Most people who incubate their own eggs tend to candle them on day 5 to see if there are any fertile ones and to remove those that may rot and cause a catastrophic explosion. Not I. Not being able to find the appropriate flashlight seemed like an impossible task in this house, which is hilariously frustrating given how much of a flashlight-bug the Hubster is.
So…if I finally got to candling the eggs, why aren’t there any pictures? The simple answer is this: the best flashlight was on my phone, which has become primarily my camera more than anything else. It worked better than I thought it would, too. I was able to have a large flat surface to hold the egg on and I didn’t have to worry about cupping my hand around the light or any other interesting movement that could easily result in a dropped egg.
We’re proud to announce that, with only 9 days to go, 6 out of the 7 eggs that we set are fertile with little jumping beans in them! This is awesome! We lost out rooster, Gimp, to the local coyote this past Thursday (along with young Lucy and our matriarch, Edith), so we’re hoping we might have a boy out of those six. Even more exciting is the concept that one of the eggs I’m certain is Edith’s, which means we might have an off spring to two of our lost sweethearts.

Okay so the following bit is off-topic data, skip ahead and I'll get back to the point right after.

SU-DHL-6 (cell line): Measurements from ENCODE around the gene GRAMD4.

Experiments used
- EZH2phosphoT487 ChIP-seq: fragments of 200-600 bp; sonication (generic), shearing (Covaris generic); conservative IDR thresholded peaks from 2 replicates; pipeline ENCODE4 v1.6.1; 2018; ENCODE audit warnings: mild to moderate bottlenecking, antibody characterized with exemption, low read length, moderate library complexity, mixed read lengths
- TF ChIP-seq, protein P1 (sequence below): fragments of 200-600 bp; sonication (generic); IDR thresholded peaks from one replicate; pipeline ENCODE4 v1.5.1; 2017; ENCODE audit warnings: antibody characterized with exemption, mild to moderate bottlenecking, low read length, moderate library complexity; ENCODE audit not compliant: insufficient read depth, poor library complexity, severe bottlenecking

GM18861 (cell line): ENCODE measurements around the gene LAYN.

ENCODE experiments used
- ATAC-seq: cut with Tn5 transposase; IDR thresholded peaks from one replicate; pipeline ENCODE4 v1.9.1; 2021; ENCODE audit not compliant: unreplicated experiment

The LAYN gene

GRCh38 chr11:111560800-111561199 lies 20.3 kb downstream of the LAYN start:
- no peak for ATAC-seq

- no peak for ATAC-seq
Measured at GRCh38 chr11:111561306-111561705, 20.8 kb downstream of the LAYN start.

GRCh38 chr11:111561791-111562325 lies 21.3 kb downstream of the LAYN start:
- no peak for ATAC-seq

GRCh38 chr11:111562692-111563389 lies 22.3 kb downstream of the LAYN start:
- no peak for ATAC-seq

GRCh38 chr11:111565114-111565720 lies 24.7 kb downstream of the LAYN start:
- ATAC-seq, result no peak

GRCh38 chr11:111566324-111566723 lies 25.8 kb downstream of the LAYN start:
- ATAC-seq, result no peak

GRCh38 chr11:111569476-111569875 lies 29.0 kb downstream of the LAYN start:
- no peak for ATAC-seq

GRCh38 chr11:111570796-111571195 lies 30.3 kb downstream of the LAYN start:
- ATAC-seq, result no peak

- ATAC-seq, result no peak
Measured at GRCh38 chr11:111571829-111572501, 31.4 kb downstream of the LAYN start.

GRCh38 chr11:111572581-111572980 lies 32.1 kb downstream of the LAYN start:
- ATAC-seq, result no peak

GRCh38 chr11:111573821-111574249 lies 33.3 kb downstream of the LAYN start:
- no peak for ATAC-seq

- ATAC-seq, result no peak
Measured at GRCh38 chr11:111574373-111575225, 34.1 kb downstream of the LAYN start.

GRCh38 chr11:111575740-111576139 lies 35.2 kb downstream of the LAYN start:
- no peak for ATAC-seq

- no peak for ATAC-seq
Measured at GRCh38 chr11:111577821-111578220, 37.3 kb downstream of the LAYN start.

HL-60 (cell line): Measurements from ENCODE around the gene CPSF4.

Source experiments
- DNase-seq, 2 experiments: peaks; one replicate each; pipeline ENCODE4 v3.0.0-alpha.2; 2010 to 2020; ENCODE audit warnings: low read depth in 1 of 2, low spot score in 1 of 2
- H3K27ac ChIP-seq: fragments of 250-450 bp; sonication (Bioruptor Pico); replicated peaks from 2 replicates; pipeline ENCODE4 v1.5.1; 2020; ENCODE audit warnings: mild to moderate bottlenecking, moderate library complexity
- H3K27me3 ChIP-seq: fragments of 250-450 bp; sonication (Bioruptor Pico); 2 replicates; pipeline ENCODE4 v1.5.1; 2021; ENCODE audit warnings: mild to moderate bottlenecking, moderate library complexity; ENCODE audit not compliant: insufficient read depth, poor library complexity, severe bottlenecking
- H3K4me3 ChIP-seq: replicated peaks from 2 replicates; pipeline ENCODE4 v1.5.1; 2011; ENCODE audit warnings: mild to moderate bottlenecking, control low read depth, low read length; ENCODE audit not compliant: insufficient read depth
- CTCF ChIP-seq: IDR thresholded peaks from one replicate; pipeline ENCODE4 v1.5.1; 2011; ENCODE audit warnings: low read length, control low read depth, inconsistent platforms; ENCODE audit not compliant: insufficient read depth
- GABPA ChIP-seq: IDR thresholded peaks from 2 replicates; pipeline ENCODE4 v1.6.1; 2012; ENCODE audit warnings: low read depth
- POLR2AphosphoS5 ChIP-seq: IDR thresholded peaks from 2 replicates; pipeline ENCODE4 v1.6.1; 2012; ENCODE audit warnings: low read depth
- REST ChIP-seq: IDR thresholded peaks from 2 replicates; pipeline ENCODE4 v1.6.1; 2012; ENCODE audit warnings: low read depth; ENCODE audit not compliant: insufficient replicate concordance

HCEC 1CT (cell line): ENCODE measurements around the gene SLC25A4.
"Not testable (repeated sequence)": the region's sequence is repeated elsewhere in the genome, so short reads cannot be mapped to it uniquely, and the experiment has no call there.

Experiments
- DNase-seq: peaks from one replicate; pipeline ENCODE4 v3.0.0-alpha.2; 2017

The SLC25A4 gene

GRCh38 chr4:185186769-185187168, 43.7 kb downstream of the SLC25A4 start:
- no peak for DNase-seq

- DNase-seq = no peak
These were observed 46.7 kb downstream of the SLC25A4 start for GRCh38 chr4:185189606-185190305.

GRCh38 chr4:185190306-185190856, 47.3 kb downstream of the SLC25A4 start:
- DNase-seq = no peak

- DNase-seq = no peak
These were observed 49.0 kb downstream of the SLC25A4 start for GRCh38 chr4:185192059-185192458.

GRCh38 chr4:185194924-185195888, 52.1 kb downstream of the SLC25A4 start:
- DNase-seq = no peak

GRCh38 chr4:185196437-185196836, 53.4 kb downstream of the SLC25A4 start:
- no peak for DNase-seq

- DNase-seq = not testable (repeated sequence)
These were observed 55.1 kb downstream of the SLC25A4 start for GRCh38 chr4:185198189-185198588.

If things go well, we’ll have:
1 Barred Rock x Rhode Island Red
1 Comet x Rhode Island Red
4 Easter Egger x Rhode Island Red
Obviously the first two would continue to be brown layers, but the last for would most likely than not be GREEN egg layers given the cross. Very exciting! I don’t know if we’ll keep all the chicks, as we’ve given someone who helped donate to the incubator the option of taking her pick of the first batch, but we also have a good assortment of layers that are a little over a month old (3 Black Australorps, 2 Blue Andalusians, 2 Silver Laced Wyandottes, and 2 Buff Rocks).
Needless to say, we might even be attempting another clutch after this batch is hatched in a bid to make sure we get one of Gimp’s boys. We’ll see.